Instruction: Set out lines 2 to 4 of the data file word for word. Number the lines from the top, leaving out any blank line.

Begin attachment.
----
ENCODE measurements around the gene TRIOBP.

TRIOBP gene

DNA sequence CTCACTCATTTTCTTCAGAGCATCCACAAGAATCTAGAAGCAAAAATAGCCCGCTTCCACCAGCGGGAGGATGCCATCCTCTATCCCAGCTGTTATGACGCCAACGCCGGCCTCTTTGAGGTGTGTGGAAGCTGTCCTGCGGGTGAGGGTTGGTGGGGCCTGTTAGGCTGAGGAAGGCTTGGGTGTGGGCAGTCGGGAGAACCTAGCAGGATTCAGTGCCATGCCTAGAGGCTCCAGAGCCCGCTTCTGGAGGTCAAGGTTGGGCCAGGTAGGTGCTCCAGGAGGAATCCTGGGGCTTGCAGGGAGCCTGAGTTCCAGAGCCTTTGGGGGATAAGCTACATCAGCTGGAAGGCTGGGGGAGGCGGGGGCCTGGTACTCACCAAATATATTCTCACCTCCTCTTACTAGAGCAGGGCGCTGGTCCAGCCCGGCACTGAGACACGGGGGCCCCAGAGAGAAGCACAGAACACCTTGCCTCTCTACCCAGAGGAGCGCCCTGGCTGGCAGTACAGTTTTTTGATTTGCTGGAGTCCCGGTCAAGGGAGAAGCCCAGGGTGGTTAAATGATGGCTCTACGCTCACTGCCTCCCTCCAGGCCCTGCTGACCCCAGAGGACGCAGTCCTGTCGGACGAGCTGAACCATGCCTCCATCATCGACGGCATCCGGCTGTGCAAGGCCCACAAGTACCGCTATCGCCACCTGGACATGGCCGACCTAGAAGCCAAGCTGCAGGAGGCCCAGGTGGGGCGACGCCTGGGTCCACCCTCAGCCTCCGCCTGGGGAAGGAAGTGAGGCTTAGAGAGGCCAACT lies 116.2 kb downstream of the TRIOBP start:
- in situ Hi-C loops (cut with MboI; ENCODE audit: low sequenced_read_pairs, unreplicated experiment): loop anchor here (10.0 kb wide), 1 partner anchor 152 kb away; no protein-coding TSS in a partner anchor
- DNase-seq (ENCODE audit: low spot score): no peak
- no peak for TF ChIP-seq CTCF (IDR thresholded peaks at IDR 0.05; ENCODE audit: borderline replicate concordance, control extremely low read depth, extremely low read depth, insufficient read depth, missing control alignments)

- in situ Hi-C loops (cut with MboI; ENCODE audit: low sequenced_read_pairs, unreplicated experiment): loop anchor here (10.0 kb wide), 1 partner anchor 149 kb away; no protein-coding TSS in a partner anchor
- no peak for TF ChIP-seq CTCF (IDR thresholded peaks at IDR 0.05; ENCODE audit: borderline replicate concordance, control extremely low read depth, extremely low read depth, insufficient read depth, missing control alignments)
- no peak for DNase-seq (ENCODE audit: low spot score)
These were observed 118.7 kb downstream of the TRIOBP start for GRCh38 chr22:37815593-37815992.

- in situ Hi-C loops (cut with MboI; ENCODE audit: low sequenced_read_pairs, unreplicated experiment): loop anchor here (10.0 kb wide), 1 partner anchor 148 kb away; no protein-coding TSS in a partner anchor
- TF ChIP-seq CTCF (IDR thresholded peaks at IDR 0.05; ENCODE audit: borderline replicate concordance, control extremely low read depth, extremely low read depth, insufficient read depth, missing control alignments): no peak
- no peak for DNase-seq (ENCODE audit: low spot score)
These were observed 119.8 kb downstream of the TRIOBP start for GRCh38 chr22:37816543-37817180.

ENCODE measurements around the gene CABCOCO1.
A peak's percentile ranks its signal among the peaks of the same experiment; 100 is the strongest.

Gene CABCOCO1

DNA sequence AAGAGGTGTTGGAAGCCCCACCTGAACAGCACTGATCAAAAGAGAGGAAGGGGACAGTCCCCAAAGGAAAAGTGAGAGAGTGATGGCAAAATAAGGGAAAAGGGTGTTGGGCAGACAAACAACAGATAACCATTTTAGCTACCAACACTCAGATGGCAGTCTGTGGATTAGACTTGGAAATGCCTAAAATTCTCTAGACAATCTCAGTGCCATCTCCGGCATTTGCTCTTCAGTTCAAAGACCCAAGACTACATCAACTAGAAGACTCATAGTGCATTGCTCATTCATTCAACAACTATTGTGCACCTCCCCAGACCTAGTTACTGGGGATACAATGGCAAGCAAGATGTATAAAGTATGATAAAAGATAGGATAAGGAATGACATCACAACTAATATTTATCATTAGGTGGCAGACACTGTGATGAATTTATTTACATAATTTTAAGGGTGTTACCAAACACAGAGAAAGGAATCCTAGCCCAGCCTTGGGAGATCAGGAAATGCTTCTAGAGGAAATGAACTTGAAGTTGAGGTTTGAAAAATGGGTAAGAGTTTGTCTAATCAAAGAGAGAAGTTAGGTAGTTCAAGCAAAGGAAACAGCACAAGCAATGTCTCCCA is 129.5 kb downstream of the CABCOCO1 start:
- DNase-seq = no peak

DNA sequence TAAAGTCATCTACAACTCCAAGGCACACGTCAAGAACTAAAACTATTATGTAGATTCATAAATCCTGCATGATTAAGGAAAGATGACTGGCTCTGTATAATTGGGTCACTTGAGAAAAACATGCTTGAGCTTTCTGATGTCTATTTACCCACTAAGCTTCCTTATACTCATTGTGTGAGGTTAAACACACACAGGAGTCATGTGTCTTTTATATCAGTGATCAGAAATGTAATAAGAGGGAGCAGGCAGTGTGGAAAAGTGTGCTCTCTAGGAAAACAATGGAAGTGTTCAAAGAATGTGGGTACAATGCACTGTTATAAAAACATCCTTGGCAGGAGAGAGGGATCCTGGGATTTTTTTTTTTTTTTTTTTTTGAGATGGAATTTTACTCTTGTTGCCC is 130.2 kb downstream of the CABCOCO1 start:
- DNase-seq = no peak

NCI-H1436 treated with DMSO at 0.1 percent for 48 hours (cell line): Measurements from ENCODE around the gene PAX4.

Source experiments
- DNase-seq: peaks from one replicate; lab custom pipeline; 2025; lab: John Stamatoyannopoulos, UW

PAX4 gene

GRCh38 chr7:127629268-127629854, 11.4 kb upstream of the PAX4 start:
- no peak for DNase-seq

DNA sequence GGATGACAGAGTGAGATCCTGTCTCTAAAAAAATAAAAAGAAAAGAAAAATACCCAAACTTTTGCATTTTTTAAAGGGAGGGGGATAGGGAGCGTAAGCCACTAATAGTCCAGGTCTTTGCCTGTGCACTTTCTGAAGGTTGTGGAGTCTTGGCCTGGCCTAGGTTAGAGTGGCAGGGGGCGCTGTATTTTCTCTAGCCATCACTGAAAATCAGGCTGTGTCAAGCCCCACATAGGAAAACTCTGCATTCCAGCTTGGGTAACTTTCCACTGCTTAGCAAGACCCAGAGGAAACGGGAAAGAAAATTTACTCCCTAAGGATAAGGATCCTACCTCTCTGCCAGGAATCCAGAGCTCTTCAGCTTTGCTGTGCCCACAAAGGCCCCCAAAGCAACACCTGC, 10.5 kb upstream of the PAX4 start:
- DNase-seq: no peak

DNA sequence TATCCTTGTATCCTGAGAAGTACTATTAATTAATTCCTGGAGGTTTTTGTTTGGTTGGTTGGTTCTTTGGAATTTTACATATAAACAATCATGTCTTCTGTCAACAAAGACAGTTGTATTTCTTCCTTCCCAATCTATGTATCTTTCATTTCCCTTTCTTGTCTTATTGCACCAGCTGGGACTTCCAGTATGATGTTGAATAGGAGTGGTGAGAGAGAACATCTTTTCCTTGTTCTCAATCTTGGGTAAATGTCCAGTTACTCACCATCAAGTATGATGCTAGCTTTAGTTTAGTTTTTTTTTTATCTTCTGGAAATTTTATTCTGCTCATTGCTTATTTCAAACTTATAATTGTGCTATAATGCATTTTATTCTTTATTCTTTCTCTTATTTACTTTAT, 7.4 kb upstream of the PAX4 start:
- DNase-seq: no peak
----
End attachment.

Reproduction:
TRIOBP gene

DNA sequence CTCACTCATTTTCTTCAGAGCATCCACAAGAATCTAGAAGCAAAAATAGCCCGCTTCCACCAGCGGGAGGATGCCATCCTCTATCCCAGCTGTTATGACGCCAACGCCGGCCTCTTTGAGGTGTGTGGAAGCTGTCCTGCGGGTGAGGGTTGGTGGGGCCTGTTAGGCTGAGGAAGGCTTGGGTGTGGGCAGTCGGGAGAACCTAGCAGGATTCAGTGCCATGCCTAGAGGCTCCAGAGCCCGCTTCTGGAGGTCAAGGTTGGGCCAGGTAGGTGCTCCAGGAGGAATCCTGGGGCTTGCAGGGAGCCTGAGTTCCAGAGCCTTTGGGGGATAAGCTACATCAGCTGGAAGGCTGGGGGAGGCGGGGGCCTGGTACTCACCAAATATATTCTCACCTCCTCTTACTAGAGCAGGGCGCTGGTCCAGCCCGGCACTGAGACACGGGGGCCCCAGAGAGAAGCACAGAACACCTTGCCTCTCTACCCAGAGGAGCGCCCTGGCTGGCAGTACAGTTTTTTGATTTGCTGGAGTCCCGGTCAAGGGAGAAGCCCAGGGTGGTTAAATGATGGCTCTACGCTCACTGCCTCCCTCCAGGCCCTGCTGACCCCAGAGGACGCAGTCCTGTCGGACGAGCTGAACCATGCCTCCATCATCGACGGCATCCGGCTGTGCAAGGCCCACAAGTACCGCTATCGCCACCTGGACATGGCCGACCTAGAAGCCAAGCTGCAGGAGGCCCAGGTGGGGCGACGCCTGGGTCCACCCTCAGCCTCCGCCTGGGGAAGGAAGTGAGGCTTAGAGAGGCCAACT lies 116.2 kb downstream of the TRIOBP start:
- in situ Hi-C loops (cut with MboI; ENCODE audit: low sequenced_read_pairs, unreplicated experiment): loop anchor here (10.0 kb wide), 1 partner anchor 152 kb away; no protein-coding TSS in a partner anchor